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By John R. Bolton
The president fiddles at his domestic altar while the world burns
Independent voices from the The Washington Times Communities
Topic - Luis Cdebaca
The failure of the White House to enforce threatened sanctions against countries that the State Department has accused of doing little to control human trafficking is "appalling," with the Obama administration — much like the George W. Bush administration before it — using "every loophole possible" to issue waivers to avoid punishing the offending nations by cutting U.S. aid, according to elected officials, human rights activists and others.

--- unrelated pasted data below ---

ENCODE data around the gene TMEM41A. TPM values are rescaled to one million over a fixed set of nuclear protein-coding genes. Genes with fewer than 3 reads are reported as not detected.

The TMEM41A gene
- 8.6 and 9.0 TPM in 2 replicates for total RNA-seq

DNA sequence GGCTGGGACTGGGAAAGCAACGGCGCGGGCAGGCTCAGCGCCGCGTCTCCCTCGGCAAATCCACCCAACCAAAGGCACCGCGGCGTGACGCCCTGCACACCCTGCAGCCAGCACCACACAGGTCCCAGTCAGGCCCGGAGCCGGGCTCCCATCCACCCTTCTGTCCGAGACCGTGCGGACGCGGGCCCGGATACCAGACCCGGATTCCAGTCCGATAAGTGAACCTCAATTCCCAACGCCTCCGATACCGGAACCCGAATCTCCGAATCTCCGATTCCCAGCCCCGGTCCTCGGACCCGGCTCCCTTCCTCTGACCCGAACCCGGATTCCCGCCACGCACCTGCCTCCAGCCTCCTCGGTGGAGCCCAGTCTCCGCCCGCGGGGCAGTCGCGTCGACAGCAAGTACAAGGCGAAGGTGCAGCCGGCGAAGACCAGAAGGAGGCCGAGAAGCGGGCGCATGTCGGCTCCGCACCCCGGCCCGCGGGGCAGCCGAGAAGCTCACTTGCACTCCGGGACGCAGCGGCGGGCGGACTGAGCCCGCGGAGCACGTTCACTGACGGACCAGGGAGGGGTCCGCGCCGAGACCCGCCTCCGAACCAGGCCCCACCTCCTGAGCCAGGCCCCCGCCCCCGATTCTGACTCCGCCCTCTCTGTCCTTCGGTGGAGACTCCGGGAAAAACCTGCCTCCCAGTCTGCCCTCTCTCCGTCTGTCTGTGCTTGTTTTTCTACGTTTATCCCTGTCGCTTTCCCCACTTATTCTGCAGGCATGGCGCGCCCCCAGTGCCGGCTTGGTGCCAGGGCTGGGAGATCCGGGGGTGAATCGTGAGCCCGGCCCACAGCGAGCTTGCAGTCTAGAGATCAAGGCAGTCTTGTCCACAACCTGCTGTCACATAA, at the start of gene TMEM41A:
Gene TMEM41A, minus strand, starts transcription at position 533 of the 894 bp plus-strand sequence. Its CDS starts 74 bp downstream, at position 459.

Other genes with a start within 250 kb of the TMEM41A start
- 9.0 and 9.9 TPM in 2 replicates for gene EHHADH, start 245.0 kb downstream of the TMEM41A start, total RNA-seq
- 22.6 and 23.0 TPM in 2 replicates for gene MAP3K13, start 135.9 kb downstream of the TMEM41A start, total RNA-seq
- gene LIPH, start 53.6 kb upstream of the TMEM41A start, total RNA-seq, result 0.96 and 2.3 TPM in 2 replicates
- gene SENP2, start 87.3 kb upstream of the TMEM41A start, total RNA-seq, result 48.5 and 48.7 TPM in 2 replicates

Libya, North Korea, Iran and Cuba are among 17 countries worldwide that have done little to combat human trafficking over the past year, according to a State Department report released Tuesday, down from the 23 nations identified a year ago.
The press minister at the Bangladesh Embassy is in Washington, not Scotland. He has not lost his passport or credit cards, and he does not need your money.
Luis CdeBaca, who now heads the Office to Monitor and Combat Trafficking in Persons, said the Obama administration has pressed for greater protection for the domestic workers of diplomats, but the State Department declined to say why it has not suspended any countries from the special visa program.
"Nevertheless, the [Trafficking Victims Protection Act] provides that governments can receive waivers of sanctions in the national interest," he said.